Witness says James Ray saved his life
The defense intends to present eight or nine more witnesses, including Ray’s mother and brother, over the next two days before Ray’s sentencing on Friday.
11/15/2011 8:23:00 PM
By Mark Duncan
PRESCOTT - Jack Lane, a former staff sergeant in the United States Army, believes he owes his life to James Arthur Ray.
In the first of three days of presentence mitigation hearings for Ray, who faces anything from probation to nine years in prison after his June conviction on three counts of negligent homicide, Lane told the court he had become certain he would end his own life.
Suffering from chronic post-traumatic stress, Lane said his return to civilian life was a daily challenge.
"I experienced a lot of depression, a lot of flashbacks of combat," Lane said. "It built up to a point where I could no longer see all the honorable qualities in myself and express them as a veteran."
Earlier this year, as Ray's trial over the October 2009 deaths of Kirby Brown, James Shore and Liz Neuman after a sweat lodge ceremony Ray led was about to begin, Lane overheard some Vietnam veterans discussing motivational speakers at a VA hospital.
He found Ray and some others on the Internet and decided to take a chance and contact Ray on Facebook, unaware of the imminent trial.
"I felt as if what he was saying was in relation to how I was feeling," Lane said. "I did take a chance but not with the expectation of ever hearing from him."
But Ray did respond, and met with Lane, who said Tuesday that Ray never asked for payment while showing a great deal of respect and compassion.
Lane credits Ray with ameliorating his PTSD condition and says the two had begun to loosely develop plans to make Ray's services available to veterans worldwide.
"I truly believe that it could be done on a global scale," Lane said. "I really believe we could have a huge impact, both foreign and domestic."
Yavapai County Attorney Sheila Polk declined to cross-examine Lane, merely thanking him for his service. Judge Warren Darrow then allowed Lane to make a statement, in which he expressed sympathy for the family and friends of the three victims in the case before again crediting Ray for his own recovery.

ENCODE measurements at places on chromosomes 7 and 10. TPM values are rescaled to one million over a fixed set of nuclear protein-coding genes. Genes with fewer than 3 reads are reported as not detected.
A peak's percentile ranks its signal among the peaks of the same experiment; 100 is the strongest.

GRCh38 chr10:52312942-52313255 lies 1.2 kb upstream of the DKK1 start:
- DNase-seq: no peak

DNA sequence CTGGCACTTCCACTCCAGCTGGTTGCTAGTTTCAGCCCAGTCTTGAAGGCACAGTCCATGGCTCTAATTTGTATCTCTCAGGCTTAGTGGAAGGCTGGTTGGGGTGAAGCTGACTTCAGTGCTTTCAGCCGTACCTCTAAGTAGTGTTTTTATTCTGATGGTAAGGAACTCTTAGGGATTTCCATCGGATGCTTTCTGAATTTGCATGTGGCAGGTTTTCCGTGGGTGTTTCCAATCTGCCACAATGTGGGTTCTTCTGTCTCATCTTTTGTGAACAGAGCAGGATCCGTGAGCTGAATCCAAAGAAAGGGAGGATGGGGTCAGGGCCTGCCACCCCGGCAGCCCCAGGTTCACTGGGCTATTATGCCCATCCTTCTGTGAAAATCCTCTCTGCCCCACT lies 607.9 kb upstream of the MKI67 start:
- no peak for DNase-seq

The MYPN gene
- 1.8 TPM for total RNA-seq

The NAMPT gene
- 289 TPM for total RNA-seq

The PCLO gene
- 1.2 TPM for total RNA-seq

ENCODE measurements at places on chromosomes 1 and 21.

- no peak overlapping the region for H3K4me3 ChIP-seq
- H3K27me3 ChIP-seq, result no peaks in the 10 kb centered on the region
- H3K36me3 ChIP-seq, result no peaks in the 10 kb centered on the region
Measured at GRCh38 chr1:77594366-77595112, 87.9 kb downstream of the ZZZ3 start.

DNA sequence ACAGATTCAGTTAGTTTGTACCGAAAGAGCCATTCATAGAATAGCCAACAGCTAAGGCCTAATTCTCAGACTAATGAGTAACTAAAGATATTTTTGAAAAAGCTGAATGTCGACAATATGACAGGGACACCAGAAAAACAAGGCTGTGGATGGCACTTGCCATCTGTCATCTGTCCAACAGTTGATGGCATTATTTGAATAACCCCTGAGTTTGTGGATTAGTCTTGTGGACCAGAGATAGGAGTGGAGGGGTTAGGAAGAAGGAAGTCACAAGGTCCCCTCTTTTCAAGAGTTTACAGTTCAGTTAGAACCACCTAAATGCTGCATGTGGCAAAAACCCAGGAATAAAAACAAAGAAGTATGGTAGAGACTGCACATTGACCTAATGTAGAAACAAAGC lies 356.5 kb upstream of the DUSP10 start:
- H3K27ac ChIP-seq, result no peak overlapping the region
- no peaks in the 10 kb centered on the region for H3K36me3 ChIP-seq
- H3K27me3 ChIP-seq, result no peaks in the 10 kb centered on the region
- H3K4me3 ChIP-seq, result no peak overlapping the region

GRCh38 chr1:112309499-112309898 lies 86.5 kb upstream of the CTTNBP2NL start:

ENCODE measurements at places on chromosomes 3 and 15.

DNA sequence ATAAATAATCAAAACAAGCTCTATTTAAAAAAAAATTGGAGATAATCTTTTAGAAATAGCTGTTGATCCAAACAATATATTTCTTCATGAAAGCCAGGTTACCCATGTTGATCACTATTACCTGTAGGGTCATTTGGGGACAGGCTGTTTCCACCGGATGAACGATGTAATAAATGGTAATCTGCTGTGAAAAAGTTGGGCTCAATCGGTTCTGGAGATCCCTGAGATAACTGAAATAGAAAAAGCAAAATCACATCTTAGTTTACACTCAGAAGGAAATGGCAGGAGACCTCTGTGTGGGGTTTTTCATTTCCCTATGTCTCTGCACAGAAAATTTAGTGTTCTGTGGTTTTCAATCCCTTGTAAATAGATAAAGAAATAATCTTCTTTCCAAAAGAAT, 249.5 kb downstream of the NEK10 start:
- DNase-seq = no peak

"At the time that I met with Mr. Ray, I truly wanted to end my life and Mr. Ray, I truly believed, helped me," Lane said. "He saved a life."
The defense's other two witnesses on Tuesday did not receive such gentle treatment from Polk, who is seeking the maximum allowable prison term for Ray.
Jennifer Kwasny told the court she is a former probation officer who now works as a program director for Big Brothers/Big Sisters in Hawaii. She said her undertaking of Ray's teachings had led to numerous improvements in her life, including her ability to quit smoking, become a homeowner and free herself from a bad relationship.
Kwasny said that, thanks to Ray, she was able "to understand that my life was in my control, that I needed to take action in order to succeed in my own way."
As a former probation officer supervising at times both adults and children, Kwasny said she believed Ray would do well if granted probation.
"I think he would be a great candidate, a stellar candidate for probation," she said, adding that she believed he would almost certainly not re-offend.
But in a determined cross-examination, Polk was able to elicit Kwasny's admission that she was unaware of the details of the case at hand, and equally unsure of the policies and procedures of the adult probation office in Hawaii where she worked for just nine months, including what factors a judge gives priority to in determining a sentence.
David McCall, who owns a trucking business in Texas, said he and his wife attended all of Ray's seminars in 2008, spending about $125,000 in the process. He said Ray's teachings were well worth the money as they helped him see his way to better decisions in life.
"If I'm struggling or having problems," he said, "I can see different avenues or channels rather than just one."
McCall attended Ray's 2008 Spiritual Warrior seminar in Sedona, an event at which trial witnesses described numerous sweat lodge participants as being in clear distress. He said he saw no problems of any kind.
And when Polk asked if he was comfortable that Ray was qualified to lead potentially hazardous events, events that McCall's wife and children participated in, the witness remained in the camp of the man he calls a friend.
"It didn't matter," McCall said. "You can learn from all types of people."
YCSO Detective Ross Diskin was able to complete his testimony from last week. Diskin reiterated his contention that, despite defense assertions to the contrary, Ray was not cooperative with the investigation into the sweat lodge deaths, even when he came to Arizona to surrender himself into custody.
"It was my understanding that (Ray attorney Luis Li) did not want us to arrest Mr. Ray in California," Diskin said. "He wanted him to be arrested in Arizona" (to avoid the extradition process).
The defense intends to present eight or nine more witnesses, including Ray's mother and brother, over the next two days before Ray's sentencing on Friday.